Carla, an office worker who struggles to pass her day without gouging out the eyes of her bullying male colleagues, is gently persuaded to hire an assistant to help with her daily duties. You see Carla is almost completely deaf and strictly relies on reading the lips of those who speak to her. While she is more than competent in her job, her insecurities have got the better of her and she has began to let work pile up. Her superior advises she seek the help of a trainee, which she eventually obliges to do. Enter Paul (Vincent Cassel) with his sleek hair, handsome moustache and overall cool as ice demeanour. Despite his obvious lack of social skills and abilities, Carla takes a shine to Paul and offers him the job. It’s fairly clear that Carla didn’t need much persuasion when teased in the direction of hiring an assistant. She uses this as a means to unconsciously meet a man. Carla is lonely and feeling more and more like an invisible woman, but when she meets Paul, he switches on something inside her that allows herself to become more ‘normal’. There is no attraction at first and in fact any attraction that does exist is simply in her mind anyway.
Paul is an ex-con who must meet with his parole officer periodically in order to remain a free man. Unlike many woman in her position, when Carla finds out about his troubled past she only ups her efforts to help him succeed. She finds him a disused apartment and offers him advances on his wages to which Paul accepts as an invitation for sex. Wrong. While there is certainly sexual tension lingering in their eye contact, Carla is not quite ready to be in that position so to speak. When she asks Paul to steal documents from a work colleague so she can use them in a meeting, he first refuses but is reminded that he owes her. This is where things begin to get interesting. Carla is transforming from the quiet, solitary girl into a strong minded, knows-what-she-wants woman. The only problem is that she doesn’t fully realise that she is using Paul, or does she?
The plan works, Carla gets praise and a promotion of sorts, but Paul’s life soon descends back into criminal exploits when an old ‘friend’ pays him a visit demanding money. After taking a beating Paul confronts Carla about his money problems but she can’t help. Paul manages to make a deal with the guy he owes the money to by offering to work in his club for free until the debt is paid. Being an ex-con Paul becomes suspicious of his boss when he brings champagne to his private room and notices two familiar faces, well known brothers who just happen to be criminal head honchos. Paul decides to steal money from his boss but needs the help of Carla to spy on him while he is working. Reluctantly Carla accepts, perhaps simply from fear of loosing her only male friend. She hides on an adjacent rooftop and lip-reads the boss’s upcoming heist plan, then reiterates what she finds out to Paul. From this, events inevidably spiral out of control and Paul and Carla must use all of their cunning to escape the hands of the crime gang.
The movie invariably demonstrates a clever yet simple storytelling device throughout when Carla removes her hearing aids and we are left watching silent images, in theory being brought into her life. But however courageous she becomes during the course of the movie, I found it difficult to believe she would let herself be brought into a world of gangsters and heist…and even murder. Of course we are led to believe that this is supposed to signify escapism.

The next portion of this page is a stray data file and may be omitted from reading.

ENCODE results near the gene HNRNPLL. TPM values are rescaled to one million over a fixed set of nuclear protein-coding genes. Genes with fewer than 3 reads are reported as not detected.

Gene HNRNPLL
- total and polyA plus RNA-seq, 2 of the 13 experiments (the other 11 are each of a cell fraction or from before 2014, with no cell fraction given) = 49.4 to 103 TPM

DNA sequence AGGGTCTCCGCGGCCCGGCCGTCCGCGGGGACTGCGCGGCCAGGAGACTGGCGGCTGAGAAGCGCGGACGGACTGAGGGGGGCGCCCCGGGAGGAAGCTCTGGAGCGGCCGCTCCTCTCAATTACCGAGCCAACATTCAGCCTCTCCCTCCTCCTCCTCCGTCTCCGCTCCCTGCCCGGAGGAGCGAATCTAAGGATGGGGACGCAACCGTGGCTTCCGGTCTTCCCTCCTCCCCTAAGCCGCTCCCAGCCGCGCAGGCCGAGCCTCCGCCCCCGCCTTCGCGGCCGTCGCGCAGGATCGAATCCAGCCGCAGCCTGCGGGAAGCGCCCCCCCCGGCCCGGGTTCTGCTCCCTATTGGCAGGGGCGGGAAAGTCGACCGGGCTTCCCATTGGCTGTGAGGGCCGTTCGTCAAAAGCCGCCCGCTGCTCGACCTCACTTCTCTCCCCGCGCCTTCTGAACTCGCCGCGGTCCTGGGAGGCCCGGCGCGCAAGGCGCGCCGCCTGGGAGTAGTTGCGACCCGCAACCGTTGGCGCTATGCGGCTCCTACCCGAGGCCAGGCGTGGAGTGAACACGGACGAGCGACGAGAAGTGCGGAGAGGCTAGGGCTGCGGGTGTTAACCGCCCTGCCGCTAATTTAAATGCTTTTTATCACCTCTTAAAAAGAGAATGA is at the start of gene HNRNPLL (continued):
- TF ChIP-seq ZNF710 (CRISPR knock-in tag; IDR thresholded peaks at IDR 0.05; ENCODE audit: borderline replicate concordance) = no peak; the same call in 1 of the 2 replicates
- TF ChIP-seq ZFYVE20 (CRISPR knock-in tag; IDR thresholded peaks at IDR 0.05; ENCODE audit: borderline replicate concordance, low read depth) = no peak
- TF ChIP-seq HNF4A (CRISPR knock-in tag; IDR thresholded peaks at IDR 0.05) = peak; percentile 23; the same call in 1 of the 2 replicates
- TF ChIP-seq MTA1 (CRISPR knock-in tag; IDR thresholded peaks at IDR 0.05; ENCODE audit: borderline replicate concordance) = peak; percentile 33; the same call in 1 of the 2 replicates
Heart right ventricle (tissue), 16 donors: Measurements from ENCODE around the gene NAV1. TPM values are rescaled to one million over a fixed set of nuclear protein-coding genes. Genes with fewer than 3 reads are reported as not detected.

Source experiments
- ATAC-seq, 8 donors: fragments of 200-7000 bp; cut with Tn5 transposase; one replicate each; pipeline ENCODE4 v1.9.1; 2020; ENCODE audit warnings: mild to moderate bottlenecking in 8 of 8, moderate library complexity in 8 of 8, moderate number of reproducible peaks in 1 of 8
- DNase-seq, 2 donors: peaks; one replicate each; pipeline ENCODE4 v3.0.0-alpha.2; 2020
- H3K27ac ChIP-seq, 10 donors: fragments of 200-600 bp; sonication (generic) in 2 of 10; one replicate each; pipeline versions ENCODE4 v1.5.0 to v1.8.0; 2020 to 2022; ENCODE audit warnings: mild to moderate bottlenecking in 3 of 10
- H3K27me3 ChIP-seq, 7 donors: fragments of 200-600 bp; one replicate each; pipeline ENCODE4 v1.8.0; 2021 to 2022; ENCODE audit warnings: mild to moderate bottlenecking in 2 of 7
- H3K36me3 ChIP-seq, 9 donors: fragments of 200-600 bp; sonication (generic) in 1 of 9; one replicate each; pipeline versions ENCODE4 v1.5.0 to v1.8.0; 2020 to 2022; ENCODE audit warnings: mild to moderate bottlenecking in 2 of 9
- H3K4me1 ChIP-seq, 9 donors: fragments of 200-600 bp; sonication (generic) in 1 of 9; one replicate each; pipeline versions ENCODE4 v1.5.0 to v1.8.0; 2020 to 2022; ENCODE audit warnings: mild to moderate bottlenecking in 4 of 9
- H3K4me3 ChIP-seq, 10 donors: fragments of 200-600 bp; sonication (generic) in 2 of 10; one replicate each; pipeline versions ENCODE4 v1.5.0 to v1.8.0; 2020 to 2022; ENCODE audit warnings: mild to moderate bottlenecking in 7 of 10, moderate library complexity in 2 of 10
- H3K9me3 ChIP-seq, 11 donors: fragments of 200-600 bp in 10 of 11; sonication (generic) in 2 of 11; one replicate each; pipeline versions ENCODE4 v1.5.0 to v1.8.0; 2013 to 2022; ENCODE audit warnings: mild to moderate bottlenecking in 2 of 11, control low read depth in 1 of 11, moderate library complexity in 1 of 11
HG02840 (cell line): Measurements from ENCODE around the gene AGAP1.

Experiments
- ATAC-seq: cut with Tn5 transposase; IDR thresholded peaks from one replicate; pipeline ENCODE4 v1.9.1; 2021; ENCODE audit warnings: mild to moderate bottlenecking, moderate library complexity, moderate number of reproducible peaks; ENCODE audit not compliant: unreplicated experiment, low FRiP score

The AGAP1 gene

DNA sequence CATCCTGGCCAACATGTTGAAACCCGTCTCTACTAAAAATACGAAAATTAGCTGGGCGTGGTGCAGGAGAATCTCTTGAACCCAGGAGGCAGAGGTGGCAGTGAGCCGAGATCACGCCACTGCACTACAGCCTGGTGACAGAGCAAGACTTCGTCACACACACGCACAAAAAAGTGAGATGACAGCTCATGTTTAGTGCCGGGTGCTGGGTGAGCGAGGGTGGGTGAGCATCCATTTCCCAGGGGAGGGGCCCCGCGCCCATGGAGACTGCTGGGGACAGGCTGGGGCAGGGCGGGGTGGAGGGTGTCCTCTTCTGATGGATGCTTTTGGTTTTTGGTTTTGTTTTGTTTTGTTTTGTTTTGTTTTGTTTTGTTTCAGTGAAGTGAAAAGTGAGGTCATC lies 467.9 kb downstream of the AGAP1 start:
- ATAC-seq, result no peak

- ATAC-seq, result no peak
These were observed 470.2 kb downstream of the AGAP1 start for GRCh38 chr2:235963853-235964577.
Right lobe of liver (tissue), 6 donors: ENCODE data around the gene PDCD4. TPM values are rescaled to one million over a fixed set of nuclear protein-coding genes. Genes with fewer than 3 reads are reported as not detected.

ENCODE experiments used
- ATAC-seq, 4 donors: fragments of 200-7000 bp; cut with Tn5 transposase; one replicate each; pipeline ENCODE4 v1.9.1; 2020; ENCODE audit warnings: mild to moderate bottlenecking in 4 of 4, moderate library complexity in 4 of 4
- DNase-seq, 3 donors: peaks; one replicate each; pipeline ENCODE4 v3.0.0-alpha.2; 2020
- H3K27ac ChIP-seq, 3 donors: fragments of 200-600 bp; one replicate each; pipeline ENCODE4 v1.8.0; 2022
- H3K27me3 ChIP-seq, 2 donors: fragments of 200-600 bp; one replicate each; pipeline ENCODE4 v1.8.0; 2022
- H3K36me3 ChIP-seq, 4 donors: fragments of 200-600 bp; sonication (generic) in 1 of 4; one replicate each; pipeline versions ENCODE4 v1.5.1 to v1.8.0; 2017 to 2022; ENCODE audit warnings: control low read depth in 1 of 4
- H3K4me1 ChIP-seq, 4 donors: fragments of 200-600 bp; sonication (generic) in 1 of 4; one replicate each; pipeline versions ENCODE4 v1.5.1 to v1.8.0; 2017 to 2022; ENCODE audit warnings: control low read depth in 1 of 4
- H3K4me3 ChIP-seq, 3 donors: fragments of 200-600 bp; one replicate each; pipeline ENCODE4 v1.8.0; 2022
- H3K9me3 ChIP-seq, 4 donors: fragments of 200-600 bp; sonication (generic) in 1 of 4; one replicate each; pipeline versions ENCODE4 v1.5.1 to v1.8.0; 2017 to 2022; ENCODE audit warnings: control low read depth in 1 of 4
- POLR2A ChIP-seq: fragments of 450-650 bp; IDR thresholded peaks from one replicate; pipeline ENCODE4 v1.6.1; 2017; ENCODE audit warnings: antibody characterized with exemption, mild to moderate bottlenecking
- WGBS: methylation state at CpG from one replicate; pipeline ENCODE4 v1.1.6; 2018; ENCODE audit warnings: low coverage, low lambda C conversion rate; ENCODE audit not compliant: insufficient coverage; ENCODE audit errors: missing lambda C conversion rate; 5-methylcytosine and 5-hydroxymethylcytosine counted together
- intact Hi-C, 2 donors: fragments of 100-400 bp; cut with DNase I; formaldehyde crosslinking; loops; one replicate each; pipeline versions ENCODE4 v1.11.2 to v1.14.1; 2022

I’ve only been a fan of French Cinema for about ten years or so but in that short space of time I’ve noticed that French movies often offer me something very different from Hollywood. They offer honesty. What starts off as seemingly a tale of unlikely romance between two very different but also strangely similar people never plunges down the predictable route that so many mainstream U.S. movies follow. What actually helps make Read My Lips work is the fact that both characters, despite sharing their anxieties, never share a bed together but still their relationship remains as captivating as any romantic twosome you’re likely to see. In the absence of physical love, lust simmers like a bad smell. This is evident when Carla takes Paul’s shirt home to wash but instead holds it to her face, smelling his natural fragrance. It’s an intimate look into her reclusive life. The excitement of their continual teamwork during the attempt at stealing money from the club owner also goes some way to prove that both Carla and Paul are kindred spirits. Both unjustly banished by society (albeit in very different ways) and both who remarkably excel when cornered into particular situations.
Emmanuelle Devos manages to have us eating out of her hands by the end. It’s almost impossible not to be in her corner throughout the movie. Although she squeezes every ounce of vulnerability from herself within the first thirty minutes, she still shines later on when her confidence grows and she can have a bit of fun. While not quite delivering a performance with the same intensity as say La Haine or Irreversible (the role never really asked of that anyway) Cassel doesn’t disappoint and once again shows off his extensive range. Even during the more tender moments, Cassel reeks of virility, while maintaining just the right amount of delicacy.
Neither a love story or a crime story but something more, a story about two introverted human beings who learn to discover that loneliness in numbers can actually create a powerful combination.
Gavin Logan – Follow me on Twitter